Mayor Jennings did not provide comment after the meeting and left directly after. Trustee Hill took issue with that fact. “When I questioned Mayor Jennings about whether he would like to review the video so that way we can all prove that it was a lie, he obviously declined and left the meeting. We see how he likes to deal with his malicious lies and the stains he likes to put on village board members that are untrue. It shows that he’s not even willing to justify that he’s even correct with those statements.”
Trustee Greg Nelson who takes unofficial videos and audio of the meeting out of his own time and money for the posterity of the elderly and those who can’t attend meetings gave his opinions on the video.
Nelson explains what he saw Hill do on the video. “When I watched back through it, Hill was standing at one point but we had been there for over 3 hours. He took a few steps over to the kitchenette that’s just off the board room and dumped out ice from his cup. It was very loud in the sink. You can clearly hear it and then walked back over and the meeting continued. Nothing stopped. The conversation on the issues continued.”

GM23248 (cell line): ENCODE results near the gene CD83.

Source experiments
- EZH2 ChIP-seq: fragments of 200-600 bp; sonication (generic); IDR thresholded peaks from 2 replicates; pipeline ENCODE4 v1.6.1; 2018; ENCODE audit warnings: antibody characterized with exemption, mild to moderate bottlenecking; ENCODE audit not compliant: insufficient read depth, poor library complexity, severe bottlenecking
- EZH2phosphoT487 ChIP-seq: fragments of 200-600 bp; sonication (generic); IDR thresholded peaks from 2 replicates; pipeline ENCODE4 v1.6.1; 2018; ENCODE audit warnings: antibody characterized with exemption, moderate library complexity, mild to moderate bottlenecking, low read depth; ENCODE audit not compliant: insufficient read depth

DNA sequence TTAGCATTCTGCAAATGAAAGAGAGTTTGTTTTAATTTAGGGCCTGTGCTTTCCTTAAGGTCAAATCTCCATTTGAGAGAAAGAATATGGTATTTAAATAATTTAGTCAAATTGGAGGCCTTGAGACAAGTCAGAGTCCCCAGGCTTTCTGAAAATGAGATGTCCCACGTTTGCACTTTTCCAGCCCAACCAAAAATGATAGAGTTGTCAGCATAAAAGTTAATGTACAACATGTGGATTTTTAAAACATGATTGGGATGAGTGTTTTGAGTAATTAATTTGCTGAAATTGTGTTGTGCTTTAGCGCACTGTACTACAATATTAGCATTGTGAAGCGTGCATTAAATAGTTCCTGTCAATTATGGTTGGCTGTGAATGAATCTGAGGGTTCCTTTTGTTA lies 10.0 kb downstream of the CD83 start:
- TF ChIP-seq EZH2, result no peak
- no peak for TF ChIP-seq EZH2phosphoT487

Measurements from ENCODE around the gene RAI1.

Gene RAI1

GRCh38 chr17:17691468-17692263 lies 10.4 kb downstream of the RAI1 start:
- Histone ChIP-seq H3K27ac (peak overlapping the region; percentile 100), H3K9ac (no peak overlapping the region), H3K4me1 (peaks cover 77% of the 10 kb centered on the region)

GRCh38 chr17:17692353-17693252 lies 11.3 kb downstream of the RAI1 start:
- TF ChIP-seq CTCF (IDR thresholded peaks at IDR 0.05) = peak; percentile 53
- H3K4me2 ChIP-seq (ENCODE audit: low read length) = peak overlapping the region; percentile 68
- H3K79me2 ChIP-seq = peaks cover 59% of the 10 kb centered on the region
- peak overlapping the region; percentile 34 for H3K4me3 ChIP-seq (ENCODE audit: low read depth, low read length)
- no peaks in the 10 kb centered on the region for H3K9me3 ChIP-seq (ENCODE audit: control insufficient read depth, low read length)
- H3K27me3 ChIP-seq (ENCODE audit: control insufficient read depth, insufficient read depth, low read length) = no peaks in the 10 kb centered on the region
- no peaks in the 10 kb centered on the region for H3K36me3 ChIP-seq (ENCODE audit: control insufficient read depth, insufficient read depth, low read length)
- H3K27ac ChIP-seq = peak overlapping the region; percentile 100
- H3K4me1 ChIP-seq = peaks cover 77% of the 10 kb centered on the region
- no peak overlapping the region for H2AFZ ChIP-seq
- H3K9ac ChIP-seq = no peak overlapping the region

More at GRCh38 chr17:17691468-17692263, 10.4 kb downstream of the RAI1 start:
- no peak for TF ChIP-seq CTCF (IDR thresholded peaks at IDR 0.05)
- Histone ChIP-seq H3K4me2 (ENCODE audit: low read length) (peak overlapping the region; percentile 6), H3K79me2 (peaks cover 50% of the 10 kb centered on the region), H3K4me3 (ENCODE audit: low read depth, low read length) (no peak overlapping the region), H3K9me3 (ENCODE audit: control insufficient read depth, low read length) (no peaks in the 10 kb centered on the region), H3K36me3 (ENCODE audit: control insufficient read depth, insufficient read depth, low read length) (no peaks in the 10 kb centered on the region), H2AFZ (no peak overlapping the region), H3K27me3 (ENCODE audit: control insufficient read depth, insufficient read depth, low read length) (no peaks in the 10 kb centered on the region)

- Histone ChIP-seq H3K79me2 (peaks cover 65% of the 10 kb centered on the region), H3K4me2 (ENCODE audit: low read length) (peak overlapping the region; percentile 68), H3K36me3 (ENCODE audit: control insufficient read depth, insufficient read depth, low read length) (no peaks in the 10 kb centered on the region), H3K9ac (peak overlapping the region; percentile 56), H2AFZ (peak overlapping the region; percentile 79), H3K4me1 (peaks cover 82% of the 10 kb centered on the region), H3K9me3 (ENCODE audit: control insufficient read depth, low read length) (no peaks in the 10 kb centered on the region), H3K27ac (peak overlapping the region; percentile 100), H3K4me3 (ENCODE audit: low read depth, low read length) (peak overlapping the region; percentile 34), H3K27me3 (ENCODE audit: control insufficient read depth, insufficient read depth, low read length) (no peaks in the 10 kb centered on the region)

Trustee Stewart may have an explanation for Peters behavior from the previous meeting as well as the current state of the board’s relationship with Mayor Jennings. “She is stuck in the middle and she can’t get out. We are not her direct supervisor. Mayor Jennings is her supervisor. I feel like she believes that she doesn’t have the ability to be as open with board as she could possibly be if he were not her supervisor. Again, that’s my personal opinion. Unfortunately, my background with the mayor has been tumultuous, at best. She’s got a great point about communication and I wish we all could communicate with our mayor. For me, it takes place in a board room where there is video and there is audio being recorded. That’s the way it’s going to have to be.”
The next Village meeting will take place on August 13th when the Boat Race Tourism Grant, Letters of Engagement for contractual employees, and codification of city ordinances will all be taken under final consideration. The meeting will begin at 6PM at Village Hall.